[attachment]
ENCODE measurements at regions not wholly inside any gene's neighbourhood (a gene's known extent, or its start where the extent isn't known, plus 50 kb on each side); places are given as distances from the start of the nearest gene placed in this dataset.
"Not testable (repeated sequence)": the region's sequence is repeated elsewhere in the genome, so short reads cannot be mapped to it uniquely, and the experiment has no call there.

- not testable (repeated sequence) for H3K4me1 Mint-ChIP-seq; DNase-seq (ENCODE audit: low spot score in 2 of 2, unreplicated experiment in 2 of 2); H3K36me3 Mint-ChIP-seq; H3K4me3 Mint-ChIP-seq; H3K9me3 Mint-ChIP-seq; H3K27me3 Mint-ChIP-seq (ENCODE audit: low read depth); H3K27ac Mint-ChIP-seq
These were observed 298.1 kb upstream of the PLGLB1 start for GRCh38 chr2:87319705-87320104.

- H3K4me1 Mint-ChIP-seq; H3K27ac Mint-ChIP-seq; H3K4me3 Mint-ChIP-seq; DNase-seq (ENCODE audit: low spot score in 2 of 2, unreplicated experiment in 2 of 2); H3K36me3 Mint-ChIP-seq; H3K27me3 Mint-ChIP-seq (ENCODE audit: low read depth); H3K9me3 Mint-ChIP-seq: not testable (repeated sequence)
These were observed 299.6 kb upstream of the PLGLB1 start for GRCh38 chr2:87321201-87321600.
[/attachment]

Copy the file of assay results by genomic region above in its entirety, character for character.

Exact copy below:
ENCODE measurements at regions not wholly inside any gene's neighbourhood (a gene's known extent, or its start where the extent isn't known, plus 50 kb on each side); places are given as distances from the start of the nearest gene placed in this dataset.
"Not testable (repeated sequence)": the region's sequence is repeated elsewhere in the genome, so short reads cannot be mapped to it uniquely, and the experiment has no call there.

- not testable (repeated sequence) for H3K4me1 Mint-ChIP-seq; DNase-seq (ENCODE audit: low spot score in 2 of 2, unreplicated experiment in 2 of 2); H3K36me3 Mint-ChIP-seq; H3K4me3 Mint-ChIP-seq; H3K9me3 Mint-ChIP-seq; H3K27me3 Mint-ChIP-seq (ENCODE audit: low read depth); H3K27ac Mint-ChIP-seq
These were observed 298.1 kb upstream of the PLGLB1 start for GRCh38 chr2:87319705-87320104.

- H3K4me1 Mint-ChIP-seq; H3K27ac Mint-ChIP-seq; H3K4me3 Mint-ChIP-seq; DNase-seq (ENCODE audit: low spot score in 2 of 2, unreplicated experiment in 2 of 2); H3K36me3 Mint-ChIP-seq; H3K27me3 Mint-ChIP-seq (ENCODE audit: low read depth); H3K9me3 Mint-ChIP-seq: not testable (repeated sequence)
These were observed 299.6 kb upstream of the PLGLB1 start for GRCh38 chr2:87321201-87321600.